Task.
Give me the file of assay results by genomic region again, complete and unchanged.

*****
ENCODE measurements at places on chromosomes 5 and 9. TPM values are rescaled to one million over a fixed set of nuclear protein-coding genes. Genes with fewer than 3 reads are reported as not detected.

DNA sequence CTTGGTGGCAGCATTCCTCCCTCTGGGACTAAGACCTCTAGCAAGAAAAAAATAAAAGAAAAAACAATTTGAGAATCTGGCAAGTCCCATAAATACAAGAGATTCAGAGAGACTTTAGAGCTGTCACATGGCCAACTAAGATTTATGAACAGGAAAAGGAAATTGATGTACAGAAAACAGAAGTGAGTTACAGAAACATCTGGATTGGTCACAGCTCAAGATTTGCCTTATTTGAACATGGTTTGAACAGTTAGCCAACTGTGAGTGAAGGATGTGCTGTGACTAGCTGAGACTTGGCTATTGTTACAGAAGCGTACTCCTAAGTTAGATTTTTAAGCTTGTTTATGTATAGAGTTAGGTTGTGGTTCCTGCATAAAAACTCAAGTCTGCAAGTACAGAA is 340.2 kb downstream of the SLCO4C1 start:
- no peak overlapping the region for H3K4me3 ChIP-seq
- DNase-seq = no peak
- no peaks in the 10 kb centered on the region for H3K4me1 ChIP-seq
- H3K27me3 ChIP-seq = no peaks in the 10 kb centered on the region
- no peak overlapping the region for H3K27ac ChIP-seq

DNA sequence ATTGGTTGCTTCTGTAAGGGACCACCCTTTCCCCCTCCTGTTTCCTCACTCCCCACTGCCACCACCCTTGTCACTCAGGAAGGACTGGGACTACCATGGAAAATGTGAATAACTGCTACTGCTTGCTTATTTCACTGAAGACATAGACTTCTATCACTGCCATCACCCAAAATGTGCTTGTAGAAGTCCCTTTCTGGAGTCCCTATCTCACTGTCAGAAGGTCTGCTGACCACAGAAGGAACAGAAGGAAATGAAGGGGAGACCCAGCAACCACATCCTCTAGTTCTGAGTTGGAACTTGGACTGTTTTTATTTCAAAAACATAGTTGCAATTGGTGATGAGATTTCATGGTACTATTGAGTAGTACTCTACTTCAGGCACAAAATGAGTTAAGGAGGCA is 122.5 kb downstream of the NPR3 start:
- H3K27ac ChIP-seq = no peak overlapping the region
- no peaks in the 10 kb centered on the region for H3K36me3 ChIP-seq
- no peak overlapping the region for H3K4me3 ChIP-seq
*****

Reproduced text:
ENCODE measurements at places on chromosomes 5 and 9. TPM values are rescaled to one million over a fixed set of nuclear protein-coding genes. Genes with fewer than 3 reads are reported as not detected.

DNA sequence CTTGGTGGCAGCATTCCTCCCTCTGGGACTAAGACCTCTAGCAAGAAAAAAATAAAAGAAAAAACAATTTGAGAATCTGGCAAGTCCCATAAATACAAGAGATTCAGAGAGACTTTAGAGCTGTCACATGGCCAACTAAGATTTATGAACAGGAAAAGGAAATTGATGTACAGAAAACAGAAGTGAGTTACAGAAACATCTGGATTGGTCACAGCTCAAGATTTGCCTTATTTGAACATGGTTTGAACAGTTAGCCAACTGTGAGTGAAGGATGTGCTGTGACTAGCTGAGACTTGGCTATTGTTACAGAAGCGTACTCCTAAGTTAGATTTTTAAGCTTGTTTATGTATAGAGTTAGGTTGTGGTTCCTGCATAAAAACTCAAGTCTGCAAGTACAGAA is 340.2 kb downstream of the SLCO4C1 start:
- no peak overlapping the region for H3K4me3 ChIP-seq
- DNase-seq = no peak
- no peaks in the 10 kb centered on the region for H3K4me1 ChIP-seq
- H3K27me3 ChIP-seq = no peaks in the 10 kb centered on the region
- no peak overlapping the region for H3K27ac ChIP-seq

DNA sequence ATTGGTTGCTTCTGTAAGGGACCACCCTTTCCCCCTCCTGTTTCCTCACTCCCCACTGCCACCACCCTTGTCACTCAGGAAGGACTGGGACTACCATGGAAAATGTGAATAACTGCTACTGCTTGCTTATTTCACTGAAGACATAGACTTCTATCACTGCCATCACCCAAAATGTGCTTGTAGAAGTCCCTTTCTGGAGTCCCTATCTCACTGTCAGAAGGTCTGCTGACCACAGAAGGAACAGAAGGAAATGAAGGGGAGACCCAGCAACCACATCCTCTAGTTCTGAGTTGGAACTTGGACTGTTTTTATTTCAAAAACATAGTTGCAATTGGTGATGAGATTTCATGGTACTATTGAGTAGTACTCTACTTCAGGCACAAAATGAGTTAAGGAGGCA is 122.5 kb downstream of the NPR3 start:
- H3K27ac ChIP-seq = no peak overlapping the region
- no peaks in the 10 kb centered on the region for H3K36me3 ChIP-seq
- no peak overlapping the region for H3K4me3 ChIP-seq